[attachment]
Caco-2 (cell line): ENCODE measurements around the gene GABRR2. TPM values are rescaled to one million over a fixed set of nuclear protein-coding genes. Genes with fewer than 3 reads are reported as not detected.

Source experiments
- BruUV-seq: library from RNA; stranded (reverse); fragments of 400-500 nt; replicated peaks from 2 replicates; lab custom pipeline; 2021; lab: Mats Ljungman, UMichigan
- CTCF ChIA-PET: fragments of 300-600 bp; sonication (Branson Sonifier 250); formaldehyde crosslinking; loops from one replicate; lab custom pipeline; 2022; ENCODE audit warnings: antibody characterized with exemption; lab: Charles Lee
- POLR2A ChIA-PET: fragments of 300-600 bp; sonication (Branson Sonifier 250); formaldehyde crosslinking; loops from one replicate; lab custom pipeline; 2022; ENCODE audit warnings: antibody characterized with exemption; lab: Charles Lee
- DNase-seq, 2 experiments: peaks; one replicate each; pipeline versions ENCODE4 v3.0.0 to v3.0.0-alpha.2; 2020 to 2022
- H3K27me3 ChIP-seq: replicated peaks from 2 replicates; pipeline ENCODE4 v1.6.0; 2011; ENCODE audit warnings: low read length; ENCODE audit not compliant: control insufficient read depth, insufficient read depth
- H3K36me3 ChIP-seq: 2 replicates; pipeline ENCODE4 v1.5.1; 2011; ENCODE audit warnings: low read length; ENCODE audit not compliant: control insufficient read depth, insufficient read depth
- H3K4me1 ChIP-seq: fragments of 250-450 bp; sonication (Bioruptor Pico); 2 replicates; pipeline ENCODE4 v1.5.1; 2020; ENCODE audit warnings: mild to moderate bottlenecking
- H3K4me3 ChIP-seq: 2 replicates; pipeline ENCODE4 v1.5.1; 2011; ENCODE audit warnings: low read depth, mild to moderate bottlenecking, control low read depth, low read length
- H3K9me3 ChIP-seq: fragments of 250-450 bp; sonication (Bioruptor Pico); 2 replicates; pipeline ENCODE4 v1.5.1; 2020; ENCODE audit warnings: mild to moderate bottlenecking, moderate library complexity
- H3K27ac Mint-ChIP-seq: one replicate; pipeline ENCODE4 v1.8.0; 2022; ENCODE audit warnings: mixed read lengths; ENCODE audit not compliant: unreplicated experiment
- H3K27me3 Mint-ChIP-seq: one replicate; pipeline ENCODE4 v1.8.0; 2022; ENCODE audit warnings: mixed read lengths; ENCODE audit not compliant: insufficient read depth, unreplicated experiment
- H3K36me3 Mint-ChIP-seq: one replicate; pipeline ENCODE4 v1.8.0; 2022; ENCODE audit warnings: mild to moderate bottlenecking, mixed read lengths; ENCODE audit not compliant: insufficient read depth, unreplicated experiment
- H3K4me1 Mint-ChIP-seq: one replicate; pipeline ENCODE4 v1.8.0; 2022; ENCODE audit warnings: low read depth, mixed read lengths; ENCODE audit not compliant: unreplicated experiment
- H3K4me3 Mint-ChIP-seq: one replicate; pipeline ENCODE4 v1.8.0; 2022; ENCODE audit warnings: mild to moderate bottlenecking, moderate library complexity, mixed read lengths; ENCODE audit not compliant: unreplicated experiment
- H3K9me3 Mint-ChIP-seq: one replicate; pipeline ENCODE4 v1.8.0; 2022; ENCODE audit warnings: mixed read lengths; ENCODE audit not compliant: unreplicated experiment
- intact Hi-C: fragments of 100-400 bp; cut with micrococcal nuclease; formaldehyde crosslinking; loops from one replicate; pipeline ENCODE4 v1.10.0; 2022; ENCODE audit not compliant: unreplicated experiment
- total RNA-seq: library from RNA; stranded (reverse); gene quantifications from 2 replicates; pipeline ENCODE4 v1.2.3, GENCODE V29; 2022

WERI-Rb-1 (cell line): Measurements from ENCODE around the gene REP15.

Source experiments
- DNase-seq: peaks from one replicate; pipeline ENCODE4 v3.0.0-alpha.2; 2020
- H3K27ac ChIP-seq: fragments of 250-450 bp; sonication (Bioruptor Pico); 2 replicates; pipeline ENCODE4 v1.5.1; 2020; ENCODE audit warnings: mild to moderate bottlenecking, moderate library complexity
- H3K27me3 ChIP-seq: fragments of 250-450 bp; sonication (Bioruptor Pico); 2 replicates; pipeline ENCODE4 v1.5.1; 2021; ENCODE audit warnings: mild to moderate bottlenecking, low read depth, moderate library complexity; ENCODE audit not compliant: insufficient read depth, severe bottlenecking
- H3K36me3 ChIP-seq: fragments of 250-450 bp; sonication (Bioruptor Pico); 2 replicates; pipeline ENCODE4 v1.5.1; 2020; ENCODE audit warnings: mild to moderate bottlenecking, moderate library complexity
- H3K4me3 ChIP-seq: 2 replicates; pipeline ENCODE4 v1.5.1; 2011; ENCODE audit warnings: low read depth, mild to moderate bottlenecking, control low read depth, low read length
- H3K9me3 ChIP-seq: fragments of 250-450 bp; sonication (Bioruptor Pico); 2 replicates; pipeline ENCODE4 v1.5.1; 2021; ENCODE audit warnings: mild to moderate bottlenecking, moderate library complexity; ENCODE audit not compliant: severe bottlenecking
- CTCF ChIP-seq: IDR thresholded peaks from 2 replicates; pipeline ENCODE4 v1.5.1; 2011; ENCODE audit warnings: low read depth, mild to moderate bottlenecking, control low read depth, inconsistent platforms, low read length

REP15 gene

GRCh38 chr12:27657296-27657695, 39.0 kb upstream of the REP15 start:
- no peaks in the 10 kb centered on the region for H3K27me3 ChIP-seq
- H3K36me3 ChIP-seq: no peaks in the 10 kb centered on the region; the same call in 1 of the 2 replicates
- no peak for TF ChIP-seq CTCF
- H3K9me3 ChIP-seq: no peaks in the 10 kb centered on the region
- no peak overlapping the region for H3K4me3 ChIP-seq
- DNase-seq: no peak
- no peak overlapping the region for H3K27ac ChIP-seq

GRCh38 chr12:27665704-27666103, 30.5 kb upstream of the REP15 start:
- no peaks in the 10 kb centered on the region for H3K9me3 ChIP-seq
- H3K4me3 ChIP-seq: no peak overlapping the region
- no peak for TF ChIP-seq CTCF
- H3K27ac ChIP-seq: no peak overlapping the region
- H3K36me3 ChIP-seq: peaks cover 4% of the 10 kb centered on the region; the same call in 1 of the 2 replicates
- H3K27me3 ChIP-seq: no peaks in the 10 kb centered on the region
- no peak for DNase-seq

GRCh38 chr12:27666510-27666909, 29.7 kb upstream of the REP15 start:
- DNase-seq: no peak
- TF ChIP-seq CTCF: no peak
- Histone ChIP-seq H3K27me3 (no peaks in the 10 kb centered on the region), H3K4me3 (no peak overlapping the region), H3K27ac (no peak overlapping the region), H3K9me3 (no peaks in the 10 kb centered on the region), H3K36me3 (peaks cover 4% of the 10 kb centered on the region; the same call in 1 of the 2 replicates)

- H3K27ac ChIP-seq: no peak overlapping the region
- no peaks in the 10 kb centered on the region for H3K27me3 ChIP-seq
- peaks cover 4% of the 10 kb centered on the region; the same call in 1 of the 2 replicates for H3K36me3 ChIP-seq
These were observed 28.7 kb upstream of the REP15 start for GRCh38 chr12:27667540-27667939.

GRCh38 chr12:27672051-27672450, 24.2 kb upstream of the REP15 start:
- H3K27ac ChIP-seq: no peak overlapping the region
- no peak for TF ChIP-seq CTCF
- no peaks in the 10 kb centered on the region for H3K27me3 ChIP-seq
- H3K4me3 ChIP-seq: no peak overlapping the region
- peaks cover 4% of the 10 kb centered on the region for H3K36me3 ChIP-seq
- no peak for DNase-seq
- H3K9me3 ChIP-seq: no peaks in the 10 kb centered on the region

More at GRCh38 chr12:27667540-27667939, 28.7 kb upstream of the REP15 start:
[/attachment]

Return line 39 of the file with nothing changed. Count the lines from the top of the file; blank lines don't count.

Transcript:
- no peaks in the 10 kb centered on the region for H3K9me3 ChIP-seq